Germany has embarked on a challenging transformation of its energy sector. The government last year commissioned a report on how the country can end its reliance on coal for power generation while retaining its competitiveness and ensuring a sustainable transition to a low-carbon economy.

Germany is not the first country to commit to an exit from coal, but it is the largest: There are currently more than 70 coal-fired power plants operating in the country, providing 38% of its electricity.

Other EU member states including Italy, France, the UK and Netherlands have also committed to quitting coal between 2021 and 2029. Germany’s longer trajectory reflects the country’s twin targets of leaving coal and nuclear power, as well as the challenge of ending centuries of domestic coal mining.

Germany’s job is also made tougher by the fact that it is more dependent on coal than its European peers. Coal power provided 20% of all EU electricity in 2017, according to calculations by the Sandbag environmental group. In comparison 30% was generated from renewable sources, 25% from nuclear and 19% from natural gas.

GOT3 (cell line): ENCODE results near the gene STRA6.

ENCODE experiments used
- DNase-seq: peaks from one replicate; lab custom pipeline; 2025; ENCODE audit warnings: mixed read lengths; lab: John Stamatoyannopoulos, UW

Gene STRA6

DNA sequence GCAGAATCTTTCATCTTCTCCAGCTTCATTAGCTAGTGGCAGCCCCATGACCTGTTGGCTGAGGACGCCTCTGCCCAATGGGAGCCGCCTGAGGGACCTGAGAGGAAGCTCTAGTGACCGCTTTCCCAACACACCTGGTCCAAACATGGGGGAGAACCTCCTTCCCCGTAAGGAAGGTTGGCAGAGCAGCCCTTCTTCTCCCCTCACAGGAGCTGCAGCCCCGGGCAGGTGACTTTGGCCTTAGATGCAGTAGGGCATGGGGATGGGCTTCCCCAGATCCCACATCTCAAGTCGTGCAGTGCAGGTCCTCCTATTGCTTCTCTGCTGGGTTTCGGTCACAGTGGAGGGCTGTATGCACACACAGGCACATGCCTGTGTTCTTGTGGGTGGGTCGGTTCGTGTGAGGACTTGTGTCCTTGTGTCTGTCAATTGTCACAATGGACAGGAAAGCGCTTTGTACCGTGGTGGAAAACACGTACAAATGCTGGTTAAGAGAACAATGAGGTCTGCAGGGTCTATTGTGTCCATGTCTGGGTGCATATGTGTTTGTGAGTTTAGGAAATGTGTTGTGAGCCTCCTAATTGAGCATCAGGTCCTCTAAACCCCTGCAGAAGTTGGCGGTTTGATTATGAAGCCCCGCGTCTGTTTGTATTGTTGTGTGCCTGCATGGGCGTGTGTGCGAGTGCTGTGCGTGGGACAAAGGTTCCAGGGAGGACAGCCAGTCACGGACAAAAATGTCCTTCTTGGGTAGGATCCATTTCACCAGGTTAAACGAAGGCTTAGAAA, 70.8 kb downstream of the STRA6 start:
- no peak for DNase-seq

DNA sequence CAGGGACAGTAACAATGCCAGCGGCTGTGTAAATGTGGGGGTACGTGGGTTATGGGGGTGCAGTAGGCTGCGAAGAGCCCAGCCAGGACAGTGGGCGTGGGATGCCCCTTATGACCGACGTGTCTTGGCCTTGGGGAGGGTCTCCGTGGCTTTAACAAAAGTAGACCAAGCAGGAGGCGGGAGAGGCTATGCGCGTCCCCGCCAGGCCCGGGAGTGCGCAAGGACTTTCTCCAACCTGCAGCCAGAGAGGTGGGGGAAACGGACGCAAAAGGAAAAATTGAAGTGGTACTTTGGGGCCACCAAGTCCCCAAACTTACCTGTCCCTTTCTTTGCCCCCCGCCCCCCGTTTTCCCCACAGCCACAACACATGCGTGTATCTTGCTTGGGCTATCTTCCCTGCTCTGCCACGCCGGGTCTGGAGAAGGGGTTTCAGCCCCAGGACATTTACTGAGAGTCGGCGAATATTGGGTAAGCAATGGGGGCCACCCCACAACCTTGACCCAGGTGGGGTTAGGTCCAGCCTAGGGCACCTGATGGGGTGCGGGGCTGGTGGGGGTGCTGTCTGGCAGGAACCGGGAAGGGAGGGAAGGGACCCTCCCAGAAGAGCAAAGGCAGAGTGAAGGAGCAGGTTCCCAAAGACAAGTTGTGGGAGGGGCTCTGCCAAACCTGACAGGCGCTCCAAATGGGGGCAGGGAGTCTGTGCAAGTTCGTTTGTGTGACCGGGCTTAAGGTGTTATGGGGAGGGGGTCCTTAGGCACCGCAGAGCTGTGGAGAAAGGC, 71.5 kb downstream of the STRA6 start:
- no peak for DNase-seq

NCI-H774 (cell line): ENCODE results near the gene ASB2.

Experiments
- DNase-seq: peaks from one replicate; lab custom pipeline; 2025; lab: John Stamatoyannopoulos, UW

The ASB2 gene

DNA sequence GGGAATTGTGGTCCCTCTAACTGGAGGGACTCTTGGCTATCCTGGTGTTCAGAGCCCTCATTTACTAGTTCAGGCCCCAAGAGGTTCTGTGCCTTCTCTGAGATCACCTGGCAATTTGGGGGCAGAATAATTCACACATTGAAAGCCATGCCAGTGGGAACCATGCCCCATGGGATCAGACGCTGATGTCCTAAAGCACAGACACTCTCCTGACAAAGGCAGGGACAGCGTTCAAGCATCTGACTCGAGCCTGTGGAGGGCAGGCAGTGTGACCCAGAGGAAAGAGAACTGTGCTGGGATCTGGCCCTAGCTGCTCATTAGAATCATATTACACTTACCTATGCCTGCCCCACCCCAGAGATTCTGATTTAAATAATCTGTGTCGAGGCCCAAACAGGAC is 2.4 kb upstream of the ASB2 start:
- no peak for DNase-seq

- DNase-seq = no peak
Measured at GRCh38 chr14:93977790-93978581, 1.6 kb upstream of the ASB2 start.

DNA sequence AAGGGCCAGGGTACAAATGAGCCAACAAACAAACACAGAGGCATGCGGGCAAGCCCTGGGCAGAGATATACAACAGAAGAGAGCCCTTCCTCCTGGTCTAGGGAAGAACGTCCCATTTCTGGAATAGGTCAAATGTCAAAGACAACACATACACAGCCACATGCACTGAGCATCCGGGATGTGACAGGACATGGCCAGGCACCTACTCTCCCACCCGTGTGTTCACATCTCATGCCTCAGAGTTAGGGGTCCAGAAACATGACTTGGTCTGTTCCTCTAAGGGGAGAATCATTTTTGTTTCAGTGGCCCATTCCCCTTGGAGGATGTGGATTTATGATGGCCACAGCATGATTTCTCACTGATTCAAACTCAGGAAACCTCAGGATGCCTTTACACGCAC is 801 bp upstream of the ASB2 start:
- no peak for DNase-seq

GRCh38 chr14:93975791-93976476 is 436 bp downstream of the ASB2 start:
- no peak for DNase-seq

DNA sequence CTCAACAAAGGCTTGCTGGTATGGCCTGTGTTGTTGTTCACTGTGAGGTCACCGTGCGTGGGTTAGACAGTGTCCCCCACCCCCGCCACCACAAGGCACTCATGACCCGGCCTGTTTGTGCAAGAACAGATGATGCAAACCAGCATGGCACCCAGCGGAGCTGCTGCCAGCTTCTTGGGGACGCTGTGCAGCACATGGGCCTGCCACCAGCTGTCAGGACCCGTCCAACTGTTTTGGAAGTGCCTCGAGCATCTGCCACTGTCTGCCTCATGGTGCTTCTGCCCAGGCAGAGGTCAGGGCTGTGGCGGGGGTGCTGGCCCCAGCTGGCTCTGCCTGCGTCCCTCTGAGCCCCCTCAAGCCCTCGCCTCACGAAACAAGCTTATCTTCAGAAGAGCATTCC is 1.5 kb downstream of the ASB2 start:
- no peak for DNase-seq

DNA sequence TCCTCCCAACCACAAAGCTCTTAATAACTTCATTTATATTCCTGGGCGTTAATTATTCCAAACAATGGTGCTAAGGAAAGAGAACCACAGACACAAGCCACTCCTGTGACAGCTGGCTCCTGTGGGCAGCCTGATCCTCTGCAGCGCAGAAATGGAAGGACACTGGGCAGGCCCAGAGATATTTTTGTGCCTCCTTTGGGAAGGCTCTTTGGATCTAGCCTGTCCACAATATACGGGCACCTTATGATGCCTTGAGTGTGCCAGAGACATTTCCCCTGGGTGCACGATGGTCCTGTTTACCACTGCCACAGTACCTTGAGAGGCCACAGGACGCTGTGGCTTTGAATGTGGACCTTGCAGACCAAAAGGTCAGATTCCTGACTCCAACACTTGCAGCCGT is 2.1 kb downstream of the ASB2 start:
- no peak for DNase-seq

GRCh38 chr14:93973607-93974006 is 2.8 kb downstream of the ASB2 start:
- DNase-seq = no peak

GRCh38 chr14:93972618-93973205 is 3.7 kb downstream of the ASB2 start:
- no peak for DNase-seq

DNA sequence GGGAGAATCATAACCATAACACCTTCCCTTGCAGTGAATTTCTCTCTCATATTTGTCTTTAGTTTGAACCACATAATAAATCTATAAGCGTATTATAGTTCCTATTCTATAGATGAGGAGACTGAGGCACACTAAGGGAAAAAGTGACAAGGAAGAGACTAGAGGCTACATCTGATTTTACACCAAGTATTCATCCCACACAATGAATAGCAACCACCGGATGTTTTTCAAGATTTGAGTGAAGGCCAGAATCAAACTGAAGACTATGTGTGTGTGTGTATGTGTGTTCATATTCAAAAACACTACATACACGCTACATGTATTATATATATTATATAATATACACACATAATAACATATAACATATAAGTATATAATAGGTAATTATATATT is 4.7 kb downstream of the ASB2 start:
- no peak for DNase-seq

According to the German commission’s proposals, the phase-out would take place from 2018 to 2038. Hard coal and lignite generation would be cut to 15GW each of capacity between 2018 and 2022, to 8GW and 9GW respectively by 2030, and to zero by 2038.

The proposals are not detailed to a plant level, and of course the government is not bound to follow the recommendations, though it has indicated it agrees with the overall goal.

So how would a coal phase-out impact power prices?

As Germany is Europe’s leading market, prices elsewhere take their lead from what is happening in the German market. Furthermore, Germany is a major exporter of power, helping countries like France compensate for nuclear outages and poor hydro availability. So it’s likely that whatever happens to German prices will have a knock-on effect elsewhere.

Fig 1. Argus/IHS McCloskey API2  v.  EEX DE/AT Phelix

Fig 1. Argus/IHS McCloskey API2 v. EEX DE/AT Phelix

The first impact is likely to be a shift in trade balance, making Germany a net importer of power from around 2024, analysts say. This will help boost power prices as the German market recalibrates to ensure domestic supply, but another major impact will be the price of carbon permits, which are expected to reach around €40/tonne by 2023.

Some forecasts see German baseload year-ahead power rising to as much as €62/MWh by 2023, and nearly €65/MWh by 2025, from its current level of €47/MWh. Importing neighbouring countries would also see a corresponding uptick in prices.

Of course, these are initial predictions that make assumptions on fuel and carbon prices, as well as the pace of the phase-out. As the government develops its strategy to implement the commission’s recommendations, a clearer picture will emerge.

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